Expert Blog

Who is the Right Patient for SGLT-2 Inhibitors?

Irl B. Hirsch, MD
Endocrinologist
Dr. Leahy’s comments are right-on target. Some further observations by another endocrinologist who can’t determine who the best patient for this new class of drugs will be:
 
1.     The advisory committee had problems with the bump in LDL-cholesterol. True, this is a surrogate, not a true “outcome” that will be determined in the CANVAS study. But do you recall the last time we had this debate with a diabetes drug? If you don’t recall, please Google “rosiglitazone”.
 
2.     How is the early reduction in renal function going to impact a more elderly, frail population who may be receiving non-steroidal anti-inflammatory agents or other nephrotoxic agents?
 
3.     While the vulvovaginitis has been “played down” in study presentations for all in the SGLT-2 class, how many of these would a patient have to have before deciding the side effect was not worth the modest benefit in glucose control? Similarly, what is the overall cost for a population using this drug (compared to other generic or branded agents) for treating all of the infectious adverse events? I will be interested to see, if available, how many hospitalizations for pyelonephritis occur once the drug is released.
 
4.     I’m thinking about how this drug will complicate our treating of  patients that have other conditions. Some of this may be addressed in the label of the drug when it is released. But how will use of this agent impact the patient with mild heart failure with heavy glycosuria? When the heart failure is exacerbated to the point more diuretics are required, what is the impact of the SGLT-2 class of agents? Or the patient truly dehydrated after running a marathon on a hot summer day, ending up in the emergency room with a serum sodium of 150 mEq/L? I don’t think that patient is a good match for this class of agents. As an endocrinologist, I also think of the hyperfiltration from glycosuria that can cause false positives in 24 hour urine collections for cortisol, or for that matter the 1,5 ahydroglucitol (1,5 AG) test, a new biomarker we are using for the assessment of glycemic variability. 1,5 AG is lost with glucose in the urine, and thus serum levels reflect the amount of time above the renal threshold of glucose, therefore the exposure to a hyperglycemic spike. This test can’t be used with someone receiving an SGLT-2 inhibitor.
 
5.     The ADA/EASD algorithm has moved to an individualized, or personalized prescription, since outside of general agreement for the use of metformin for first line therapy, we don’t have good data about what should follow. So for now, I will assume (perhaps incorrectly) the next version of this algorithm will include canagliflozin. But as we move further along into the Accountable Care Organization era where all of us will be graded on how efficiently we lower A1C (in case you can’t read between the lines, the only part of “efficiently” to be concerned about is cost), should we routinely use these more costly drugs without more data? While there may be excellent patients who would be good candidates for any agent for type 2 diabetes, I’m having difficulty understanding how this would be good for the majority of patients without more safety data.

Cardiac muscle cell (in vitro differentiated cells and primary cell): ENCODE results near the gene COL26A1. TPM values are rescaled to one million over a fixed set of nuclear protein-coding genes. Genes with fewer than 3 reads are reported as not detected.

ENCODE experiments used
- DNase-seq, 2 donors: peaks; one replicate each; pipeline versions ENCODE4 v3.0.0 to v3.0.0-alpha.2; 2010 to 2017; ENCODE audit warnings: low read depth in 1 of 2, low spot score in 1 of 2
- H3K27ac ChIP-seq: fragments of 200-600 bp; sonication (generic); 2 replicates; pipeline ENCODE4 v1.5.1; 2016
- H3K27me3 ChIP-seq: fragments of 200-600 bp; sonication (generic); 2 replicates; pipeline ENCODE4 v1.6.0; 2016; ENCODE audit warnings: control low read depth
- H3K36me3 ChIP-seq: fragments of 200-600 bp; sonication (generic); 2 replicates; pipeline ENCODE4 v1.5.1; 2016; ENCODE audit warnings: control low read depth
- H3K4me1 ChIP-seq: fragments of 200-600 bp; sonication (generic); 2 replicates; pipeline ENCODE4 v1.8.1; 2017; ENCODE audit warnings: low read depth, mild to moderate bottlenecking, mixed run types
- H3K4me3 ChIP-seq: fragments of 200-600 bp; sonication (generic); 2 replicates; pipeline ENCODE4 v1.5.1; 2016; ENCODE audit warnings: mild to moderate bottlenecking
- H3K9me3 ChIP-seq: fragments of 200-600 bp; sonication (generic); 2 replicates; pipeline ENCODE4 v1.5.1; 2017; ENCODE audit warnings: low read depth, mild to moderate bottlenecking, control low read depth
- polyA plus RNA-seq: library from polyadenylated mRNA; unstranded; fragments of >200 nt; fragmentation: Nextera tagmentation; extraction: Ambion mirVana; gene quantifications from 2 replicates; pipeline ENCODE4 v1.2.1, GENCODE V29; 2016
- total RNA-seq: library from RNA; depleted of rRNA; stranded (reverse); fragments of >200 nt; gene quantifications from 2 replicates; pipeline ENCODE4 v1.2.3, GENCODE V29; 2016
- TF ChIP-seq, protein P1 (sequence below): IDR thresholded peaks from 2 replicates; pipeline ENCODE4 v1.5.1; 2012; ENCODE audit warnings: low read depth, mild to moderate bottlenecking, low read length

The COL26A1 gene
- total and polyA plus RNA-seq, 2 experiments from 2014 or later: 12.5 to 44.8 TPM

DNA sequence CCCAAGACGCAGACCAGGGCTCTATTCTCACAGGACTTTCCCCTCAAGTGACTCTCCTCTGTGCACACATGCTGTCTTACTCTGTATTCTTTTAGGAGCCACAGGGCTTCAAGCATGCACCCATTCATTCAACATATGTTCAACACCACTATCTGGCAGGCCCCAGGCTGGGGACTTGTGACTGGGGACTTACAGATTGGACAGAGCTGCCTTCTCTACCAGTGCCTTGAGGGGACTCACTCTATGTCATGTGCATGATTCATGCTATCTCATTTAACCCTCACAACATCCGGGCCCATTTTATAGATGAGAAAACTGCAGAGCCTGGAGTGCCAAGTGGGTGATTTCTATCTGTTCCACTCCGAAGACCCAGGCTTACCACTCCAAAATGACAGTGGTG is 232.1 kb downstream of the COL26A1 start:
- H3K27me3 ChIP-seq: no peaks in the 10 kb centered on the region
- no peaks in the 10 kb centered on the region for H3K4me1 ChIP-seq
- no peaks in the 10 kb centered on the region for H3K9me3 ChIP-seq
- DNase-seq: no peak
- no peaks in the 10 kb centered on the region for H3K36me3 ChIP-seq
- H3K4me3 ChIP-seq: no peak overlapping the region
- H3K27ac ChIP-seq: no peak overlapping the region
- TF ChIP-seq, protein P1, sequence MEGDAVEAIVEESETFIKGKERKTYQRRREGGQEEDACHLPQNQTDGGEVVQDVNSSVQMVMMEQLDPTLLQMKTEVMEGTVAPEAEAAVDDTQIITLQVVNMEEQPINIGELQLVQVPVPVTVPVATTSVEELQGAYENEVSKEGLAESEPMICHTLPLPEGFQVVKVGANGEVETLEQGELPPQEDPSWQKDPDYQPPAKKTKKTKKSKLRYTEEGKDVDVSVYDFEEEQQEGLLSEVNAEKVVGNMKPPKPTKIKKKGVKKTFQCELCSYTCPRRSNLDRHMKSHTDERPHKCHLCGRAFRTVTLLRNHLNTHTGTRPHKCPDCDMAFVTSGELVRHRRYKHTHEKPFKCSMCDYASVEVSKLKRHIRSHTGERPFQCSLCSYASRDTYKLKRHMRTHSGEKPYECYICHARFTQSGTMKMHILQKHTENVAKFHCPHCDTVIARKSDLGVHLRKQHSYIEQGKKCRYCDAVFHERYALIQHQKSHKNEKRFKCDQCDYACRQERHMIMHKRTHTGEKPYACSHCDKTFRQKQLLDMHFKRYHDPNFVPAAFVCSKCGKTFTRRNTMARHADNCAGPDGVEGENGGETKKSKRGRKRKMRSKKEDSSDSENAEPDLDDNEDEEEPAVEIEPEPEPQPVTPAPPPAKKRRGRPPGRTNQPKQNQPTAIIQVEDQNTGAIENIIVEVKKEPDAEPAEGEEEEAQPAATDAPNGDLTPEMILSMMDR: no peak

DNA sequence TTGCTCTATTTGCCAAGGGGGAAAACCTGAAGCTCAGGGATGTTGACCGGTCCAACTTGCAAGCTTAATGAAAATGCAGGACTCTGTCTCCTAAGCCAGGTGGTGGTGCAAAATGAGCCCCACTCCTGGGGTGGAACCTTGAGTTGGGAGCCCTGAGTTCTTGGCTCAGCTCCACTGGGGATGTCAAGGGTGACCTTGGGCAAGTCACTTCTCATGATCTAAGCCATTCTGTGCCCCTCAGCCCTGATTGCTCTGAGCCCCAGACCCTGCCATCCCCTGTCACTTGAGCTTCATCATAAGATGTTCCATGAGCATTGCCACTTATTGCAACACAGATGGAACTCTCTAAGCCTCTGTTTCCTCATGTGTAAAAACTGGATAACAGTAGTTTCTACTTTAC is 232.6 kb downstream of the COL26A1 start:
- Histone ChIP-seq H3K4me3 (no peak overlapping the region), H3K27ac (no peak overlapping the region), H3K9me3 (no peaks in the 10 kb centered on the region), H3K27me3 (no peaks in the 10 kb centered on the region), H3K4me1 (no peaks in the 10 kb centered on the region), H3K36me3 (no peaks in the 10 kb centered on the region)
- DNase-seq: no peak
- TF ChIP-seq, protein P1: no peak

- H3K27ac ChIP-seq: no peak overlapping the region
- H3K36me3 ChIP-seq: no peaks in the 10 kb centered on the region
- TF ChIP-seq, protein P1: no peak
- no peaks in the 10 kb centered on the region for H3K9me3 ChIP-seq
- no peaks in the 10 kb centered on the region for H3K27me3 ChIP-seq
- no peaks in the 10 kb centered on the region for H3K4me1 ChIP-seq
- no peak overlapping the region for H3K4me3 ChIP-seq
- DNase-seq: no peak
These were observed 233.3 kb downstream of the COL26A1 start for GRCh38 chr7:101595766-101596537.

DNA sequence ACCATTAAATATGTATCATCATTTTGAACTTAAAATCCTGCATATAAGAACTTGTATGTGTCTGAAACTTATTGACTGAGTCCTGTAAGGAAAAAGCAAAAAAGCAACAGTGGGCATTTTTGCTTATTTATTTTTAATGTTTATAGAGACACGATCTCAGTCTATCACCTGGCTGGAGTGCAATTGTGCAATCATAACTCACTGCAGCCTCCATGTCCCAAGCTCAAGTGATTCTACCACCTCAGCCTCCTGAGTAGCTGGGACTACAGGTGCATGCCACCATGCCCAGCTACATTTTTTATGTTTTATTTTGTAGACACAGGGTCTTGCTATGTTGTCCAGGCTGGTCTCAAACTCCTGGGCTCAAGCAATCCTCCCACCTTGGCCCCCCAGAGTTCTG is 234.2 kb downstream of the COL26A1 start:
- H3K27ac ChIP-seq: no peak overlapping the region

6.     While Dr. Leahy speaks about how both primary care and endocrinologists are becoming confused with all of the choices, think about our students, residents, and fellows! At my institution, due to many factors (including cost), I can’t recall even one prescription of one of the thiazolidinediones coming from our primary care providers. Wasn’t even on their radar. Perhaps that will now change with pioglitazone losing its patent protection. But I also don’t see GLP-1 agonists used from my academic colleagues, and rarely do I see a DPP-4 inhibitor used. The reason is simple. Most of the patients seen in training programs (county hospitals, VA hospitals, and in general, a more disadvantaged population) can’t afford the newer, more expensive agents. The students eventually end up in practice, and they have no experience with the new drugs.
 
As I reflect on the FDA Advisory Committee’s vote this week, I wonder what the final label will say, how the drug will be marketed, and what type of uptake we will see in the US. I may be surprised, but with all of our choices, confusion, and disagreement, I would be surprised if we will use a lot of this drug 5 years from now. I would like to be proven wrong as my greatest hope is we have a new drug that is truly uniquely beneficial showing improvements in the cardiovascular complications of diabetes. Five years from now, let’s look at this blog and review what happened.

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